In his latest oral history, an appraisal of how the last 10 years have changed us, Pulitzer Prize-winner Terkel ( Working , etc.) uses the phrase ``great divide'' to symbolize the breaches which he claims are widening between young and old, rich and poor, among racial groups and within religious communities. He notes, too, a gap in our historical memory of even the immediate past, especially among the young, who tend to confuse celebrity with leadership. Eloquent, firsthand recitations from farmers who are losing their land, their solidarity, and their children to the city or by suicide, contrast starkly with that of an international Wall Street futures dealer, listed in the Forbes 400 register of richest Americans. Observations from a truck driver, a sports columnist, a laid-off steel worker, a striking flight attendant, a Ku Klux Klan member, a Gray Panthers activist and a couple serving time for anti-nuclear demonstrations comprise, along wth a host of others, this portrait of a nation's people riven by conflicting values. Major ad/promo; author tour. (October)
In the latest of Terkel's fine oral histories, ordinary people reflect on the issues of the 1980sReaganism, greed, farming, race relations, education, and religion. The law-and-order fundamentalist who participated in the sanctuary movement and the police chief's wife who was arrested during an anti-war demonstration help form this collage. The ``divide'' exists when inner beliefs conflict with public policy; when family members harbor differing views on heartfelt issues; when the ideas of the 1960s are compared with those of the 1980s. How did we get from there to here? Where are we heading? There are no answers here, just very timely and provocative commentary in Terkel's inimitable style. Sondra Brunhumer, Western Michigan Univ. Libs., Kalamazoo
Publisher: Random House Value Publishing, Incorporated
Publication date: 5/28/1990
Meet the Author
One of the greatest oral historians of the 20th century, Pulitzer Prize-winning author, actor, and broadcaster Studs Terkel was a national treasure and a beloved institution in his native Chicago. His award-winning books, based on conversations with Americans from all walks of life, form a unique chronicle of a nation in the throes of socio-political change.
As a young boy in the early 1920s, Louis "Studs" Terkel moved with his family from New York to Chicago, the sprawling, high-energy city he would call home for the rest of his life. His parents managed hotels catering to a varied and colorful clientele. Listening to the conversations of the tenants, young Terkel developed an early interest in people and their stories and a wide-ranging intellectual curiosity that would lead him in many directions.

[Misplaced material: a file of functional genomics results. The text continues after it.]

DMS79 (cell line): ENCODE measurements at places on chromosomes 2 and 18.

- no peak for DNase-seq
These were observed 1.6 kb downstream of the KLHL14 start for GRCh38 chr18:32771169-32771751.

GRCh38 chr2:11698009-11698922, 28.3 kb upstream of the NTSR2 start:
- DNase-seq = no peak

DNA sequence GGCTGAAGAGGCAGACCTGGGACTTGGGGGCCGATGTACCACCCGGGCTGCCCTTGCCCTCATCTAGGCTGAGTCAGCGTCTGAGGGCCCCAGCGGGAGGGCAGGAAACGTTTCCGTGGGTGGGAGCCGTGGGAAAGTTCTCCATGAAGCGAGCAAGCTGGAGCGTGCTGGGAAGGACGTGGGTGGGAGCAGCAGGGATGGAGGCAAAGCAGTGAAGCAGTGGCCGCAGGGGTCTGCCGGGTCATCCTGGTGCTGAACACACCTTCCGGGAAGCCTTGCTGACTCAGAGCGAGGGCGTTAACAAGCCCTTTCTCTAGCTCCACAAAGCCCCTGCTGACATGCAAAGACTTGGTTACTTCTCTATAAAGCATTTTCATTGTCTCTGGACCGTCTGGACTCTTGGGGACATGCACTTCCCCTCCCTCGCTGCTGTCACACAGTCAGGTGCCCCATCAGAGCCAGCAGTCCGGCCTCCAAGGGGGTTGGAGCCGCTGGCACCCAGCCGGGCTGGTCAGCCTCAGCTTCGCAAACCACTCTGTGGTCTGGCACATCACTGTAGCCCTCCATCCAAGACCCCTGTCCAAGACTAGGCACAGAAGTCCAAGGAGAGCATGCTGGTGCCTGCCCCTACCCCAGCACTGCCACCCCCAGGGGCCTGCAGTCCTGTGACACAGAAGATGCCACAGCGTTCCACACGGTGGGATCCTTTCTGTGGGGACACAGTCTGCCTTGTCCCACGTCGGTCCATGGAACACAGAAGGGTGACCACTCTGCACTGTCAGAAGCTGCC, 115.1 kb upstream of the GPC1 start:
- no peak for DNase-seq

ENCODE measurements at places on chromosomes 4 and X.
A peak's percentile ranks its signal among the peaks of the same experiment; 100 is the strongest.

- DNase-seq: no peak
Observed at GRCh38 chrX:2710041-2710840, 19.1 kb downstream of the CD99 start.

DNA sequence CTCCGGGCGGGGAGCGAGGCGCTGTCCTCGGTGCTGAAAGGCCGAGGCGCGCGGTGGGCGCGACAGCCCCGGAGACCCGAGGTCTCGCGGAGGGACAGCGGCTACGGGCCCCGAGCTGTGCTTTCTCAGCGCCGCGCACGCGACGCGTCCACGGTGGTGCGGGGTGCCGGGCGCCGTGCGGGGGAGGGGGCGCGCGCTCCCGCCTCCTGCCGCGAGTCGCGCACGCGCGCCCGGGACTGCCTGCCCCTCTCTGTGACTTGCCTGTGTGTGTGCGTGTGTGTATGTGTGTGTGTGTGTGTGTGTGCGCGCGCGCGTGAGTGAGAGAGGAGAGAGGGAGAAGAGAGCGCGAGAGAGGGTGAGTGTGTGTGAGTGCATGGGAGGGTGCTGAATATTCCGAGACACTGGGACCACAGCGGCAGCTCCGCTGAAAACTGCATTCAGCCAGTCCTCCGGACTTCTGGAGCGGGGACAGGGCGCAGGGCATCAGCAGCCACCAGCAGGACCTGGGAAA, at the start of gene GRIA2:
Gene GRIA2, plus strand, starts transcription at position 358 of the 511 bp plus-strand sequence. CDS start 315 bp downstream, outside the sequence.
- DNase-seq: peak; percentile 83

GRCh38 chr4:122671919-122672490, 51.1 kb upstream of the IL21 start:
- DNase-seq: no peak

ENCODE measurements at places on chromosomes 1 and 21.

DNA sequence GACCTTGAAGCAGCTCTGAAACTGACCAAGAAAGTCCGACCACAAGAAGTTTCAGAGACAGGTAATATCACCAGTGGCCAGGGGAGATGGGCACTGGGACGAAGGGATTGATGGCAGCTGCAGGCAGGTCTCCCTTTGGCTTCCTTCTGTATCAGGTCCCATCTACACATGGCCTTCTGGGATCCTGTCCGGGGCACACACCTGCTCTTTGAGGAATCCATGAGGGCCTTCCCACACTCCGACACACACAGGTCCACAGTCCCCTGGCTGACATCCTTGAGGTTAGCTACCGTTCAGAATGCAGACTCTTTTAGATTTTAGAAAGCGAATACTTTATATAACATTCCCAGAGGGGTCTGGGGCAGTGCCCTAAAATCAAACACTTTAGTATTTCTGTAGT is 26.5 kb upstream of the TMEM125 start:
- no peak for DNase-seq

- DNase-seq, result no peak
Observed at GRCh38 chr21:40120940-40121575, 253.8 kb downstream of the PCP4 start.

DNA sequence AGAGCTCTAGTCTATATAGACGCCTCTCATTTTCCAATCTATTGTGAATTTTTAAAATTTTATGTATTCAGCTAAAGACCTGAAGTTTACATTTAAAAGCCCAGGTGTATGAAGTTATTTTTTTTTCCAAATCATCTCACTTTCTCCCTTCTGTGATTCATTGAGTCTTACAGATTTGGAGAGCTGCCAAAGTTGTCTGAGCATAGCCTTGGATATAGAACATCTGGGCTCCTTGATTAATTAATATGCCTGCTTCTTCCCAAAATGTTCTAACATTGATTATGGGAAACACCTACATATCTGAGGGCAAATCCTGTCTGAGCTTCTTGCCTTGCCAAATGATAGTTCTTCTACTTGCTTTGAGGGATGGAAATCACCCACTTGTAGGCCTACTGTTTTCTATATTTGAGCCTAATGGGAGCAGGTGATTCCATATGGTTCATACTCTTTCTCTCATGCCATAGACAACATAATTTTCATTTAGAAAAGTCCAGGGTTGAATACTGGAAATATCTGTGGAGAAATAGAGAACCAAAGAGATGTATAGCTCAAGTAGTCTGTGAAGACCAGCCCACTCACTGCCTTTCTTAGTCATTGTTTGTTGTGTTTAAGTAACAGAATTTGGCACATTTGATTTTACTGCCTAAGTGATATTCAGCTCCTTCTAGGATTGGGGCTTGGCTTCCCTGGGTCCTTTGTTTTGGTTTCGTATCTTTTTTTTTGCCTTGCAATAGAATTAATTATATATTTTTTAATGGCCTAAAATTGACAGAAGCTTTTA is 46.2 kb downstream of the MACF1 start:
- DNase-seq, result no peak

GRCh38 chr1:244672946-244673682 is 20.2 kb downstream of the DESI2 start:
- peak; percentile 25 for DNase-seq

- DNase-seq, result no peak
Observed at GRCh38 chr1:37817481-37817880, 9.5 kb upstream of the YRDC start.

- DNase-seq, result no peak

He received his law degree from the University of Chicago, but never became a practicing attorney, Instead, he worked briefly in Washington, D.C., then returned to Chicago to take a job in FDR's Works Progress Administration acting and writing plays. In 1939, he married Ida Goldberg. The marriage endured for 60 years, until Ida's death in 1999. He joined the Army during WWII but was discharged because of perforated eardrums. Around this time, he embarked on a long, varied broadcasting career as a sportscaster, news commentator, and disc jockey. He ventured into TV in the 1950s with a relaxed, breezy variety show that helped define the Chicago School of Television, but returned to radio in 1952 with the a daily program of music and interviews that continued for the next 45 years. Among a constellation of memorable guests were Buster Keaton, Billie Holiday, James Baldwin, Leonard Bernstein, Tennessee Williams, Gloria Steinem, and Bob Dylan.
Although his first book Giants of Jazz was published in 1957, Terkel's writing career began in earnest a decade later with Division Street, a book of transcribed interviews with Chicagoans from every walk of life. Hailed by The New Yorker as "totally absorbing," this groundbreaking study paved the way for bestselling oral histories of the Great Depression (Hard Times), the working class (Working), WWII (the Pulitzer Prize winner The Good War), and growing old in America (Coming of Age). He also penned several memoirs, including Talking to Myself (1977), My American Century (1997), and Touch and Go (2007).
Active and engaged to the end, Terkel died in October of 2008 at the age of 96. In its obituary, the Chicago Tribune reprinted this epigrammatic quote from the iconic writer: "My epitaph? My epitaph will be, 'Curiosity did not kill this cat."
Good To Know
Terkel's famous nickname derives from the fictional character Studs Lonigan from James T. Farrell's 1930s coming-of-age trilogy.
Famously outspoken, Terkel was blacklisted from television during the McCarthy era for his "incendiary" political views. Fortunately, he found a wider audience when he was hired by Chicago's fine arts radio station WFMT, where his program was a daily staple for 45 years.
Instantly recognizable by his attire, Terkel always wore a red-checked shirt, grey trousers, and a blue blazer.
He appeared in Eight Men Out, John Sayles's 1988 film about the Chicago Black Sox Scandal of 1919.